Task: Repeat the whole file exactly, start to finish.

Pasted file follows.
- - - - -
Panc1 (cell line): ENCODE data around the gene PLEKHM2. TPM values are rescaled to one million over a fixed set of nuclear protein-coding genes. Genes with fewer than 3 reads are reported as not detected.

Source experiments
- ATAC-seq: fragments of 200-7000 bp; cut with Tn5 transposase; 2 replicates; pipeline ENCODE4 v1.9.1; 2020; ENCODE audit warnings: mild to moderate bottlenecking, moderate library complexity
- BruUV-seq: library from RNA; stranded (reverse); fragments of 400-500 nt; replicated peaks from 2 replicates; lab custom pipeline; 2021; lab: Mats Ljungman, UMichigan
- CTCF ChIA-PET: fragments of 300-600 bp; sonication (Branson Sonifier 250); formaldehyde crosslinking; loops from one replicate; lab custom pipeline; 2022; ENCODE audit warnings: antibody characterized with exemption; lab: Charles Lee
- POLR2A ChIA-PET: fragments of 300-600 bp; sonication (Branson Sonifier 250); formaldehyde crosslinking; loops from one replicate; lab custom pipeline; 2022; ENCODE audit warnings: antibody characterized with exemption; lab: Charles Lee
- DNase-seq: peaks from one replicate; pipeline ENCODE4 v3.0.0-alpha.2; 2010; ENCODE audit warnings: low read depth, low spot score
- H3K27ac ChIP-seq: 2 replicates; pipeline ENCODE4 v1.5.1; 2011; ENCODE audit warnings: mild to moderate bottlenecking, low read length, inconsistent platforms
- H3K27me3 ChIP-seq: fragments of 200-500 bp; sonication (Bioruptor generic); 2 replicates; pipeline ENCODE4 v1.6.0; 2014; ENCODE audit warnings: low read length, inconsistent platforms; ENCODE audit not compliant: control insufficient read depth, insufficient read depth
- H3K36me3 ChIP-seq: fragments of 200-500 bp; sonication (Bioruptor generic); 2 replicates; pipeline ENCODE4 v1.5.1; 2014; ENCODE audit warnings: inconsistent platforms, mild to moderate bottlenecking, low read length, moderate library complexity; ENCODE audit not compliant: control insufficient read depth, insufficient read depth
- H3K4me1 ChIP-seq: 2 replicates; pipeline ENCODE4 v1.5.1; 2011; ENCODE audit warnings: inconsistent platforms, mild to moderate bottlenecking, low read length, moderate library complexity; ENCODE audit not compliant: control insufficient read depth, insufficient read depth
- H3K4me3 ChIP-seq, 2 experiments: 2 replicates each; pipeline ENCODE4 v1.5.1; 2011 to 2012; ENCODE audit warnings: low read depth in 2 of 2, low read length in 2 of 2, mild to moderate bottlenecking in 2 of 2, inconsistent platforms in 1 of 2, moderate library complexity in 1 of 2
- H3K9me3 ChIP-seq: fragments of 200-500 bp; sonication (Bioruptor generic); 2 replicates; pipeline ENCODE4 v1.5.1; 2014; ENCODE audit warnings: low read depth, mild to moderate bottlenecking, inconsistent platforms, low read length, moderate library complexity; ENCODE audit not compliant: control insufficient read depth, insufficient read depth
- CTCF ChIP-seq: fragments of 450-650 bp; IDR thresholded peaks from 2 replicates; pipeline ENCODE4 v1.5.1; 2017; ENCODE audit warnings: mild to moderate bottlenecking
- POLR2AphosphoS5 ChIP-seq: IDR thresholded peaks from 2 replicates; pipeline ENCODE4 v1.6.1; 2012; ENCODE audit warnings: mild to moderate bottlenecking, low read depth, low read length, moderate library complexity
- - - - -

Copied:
Panc1 (cell line): ENCODE data around the gene PLEKHM2. TPM values are rescaled to one million over a fixed set of nuclear protein-coding genes. Genes with fewer than 3 reads are reported as not detected.

Source experiments
- ATAC-seq: fragments of 200-7000 bp; cut with Tn5 transposase; 2 replicates; pipeline ENCODE4 v1.9.1; 2020; ENCODE audit warnings: mild to moderate bottlenecking, moderate library complexity
- BruUV-seq: library from RNA; stranded (reverse); fragments of 400-500 nt; replicated peaks from 2 replicates; lab custom pipeline; 2021; lab: Mats Ljungman, UMichigan
- CTCF ChIA-PET: fragments of 300-600 bp; sonication (Branson Sonifier 250); formaldehyde crosslinking; loops from one replicate; lab custom pipeline; 2022; ENCODE audit warnings: antibody characterized with exemption; lab: Charles Lee
- POLR2A ChIA-PET: fragments of 300-600 bp; sonication (Branson Sonifier 250); formaldehyde crosslinking; loops from one replicate; lab custom pipeline; 2022; ENCODE audit warnings: antibody characterized with exemption; lab: Charles Lee
- DNase-seq: peaks from one replicate; pipeline ENCODE4 v3.0.0-alpha.2; 2010; ENCODE audit warnings: low read depth, low spot score
- H3K27ac ChIP-seq: 2 replicates; pipeline ENCODE4 v1.5.1; 2011; ENCODE audit warnings: mild to moderate bottlenecking, low read length, inconsistent platforms
- H3K27me3 ChIP-seq: fragments of 200-500 bp; sonication (Bioruptor generic); 2 replicates; pipeline ENCODE4 v1.6.0; 2014; ENCODE audit warnings: low read length, inconsistent platforms; ENCODE audit not compliant: control insufficient read depth, insufficient read depth
- H3K36me3 ChIP-seq: fragments of 200-500 bp; sonication (Bioruptor generic); 2 replicates; pipeline ENCODE4 v1.5.1; 2014; ENCODE audit warnings: inconsistent platforms, mild to moderate bottlenecking, low read length, moderate library complexity; ENCODE audit not compliant: control insufficient read depth, insufficient read depth
- H3K4me1 ChIP-seq: 2 replicates; pipeline ENCODE4 v1.5.1; 2011; ENCODE audit warnings: inconsistent platforms, mild to moderate bottlenecking, low read length, moderate library complexity; ENCODE audit not compliant: control insufficient read depth, insufficient read depth
- H3K4me3 ChIP-seq, 2 experiments: 2 replicates each; pipeline ENCODE4 v1.5.1; 2011 to 2012; ENCODE audit warnings: low read depth in 2 of 2, low read length in 2 of 2, mild to moderate bottlenecking in 2 of 2, inconsistent platforms in 1 of 2, moderate library complexity in 1 of 2
- H3K9me3 ChIP-seq: fragments of 200-500 bp; sonication (Bioruptor generic); 2 replicates; pipeline ENCODE4 v1.5.1; 2014; ENCODE audit warnings: low read depth, mild to moderate bottlenecking, inconsistent platforms, low read length, moderate library complexity; ENCODE audit not compliant: control insufficient read depth, insufficient read depth
- CTCF ChIP-seq: fragments of 450-650 bp; IDR thresholded peaks from 2 replicates; pipeline ENCODE4 v1.5.1; 2017; ENCODE audit warnings: mild to moderate bottlenecking
- POLR2AphosphoS5 ChIP-seq: IDR thresholded peaks from 2 replicates; pipeline ENCODE4 v1.6.1; 2012; ENCODE audit warnings: mild to moderate bottlenecking, low read depth, low read length, moderate library complexity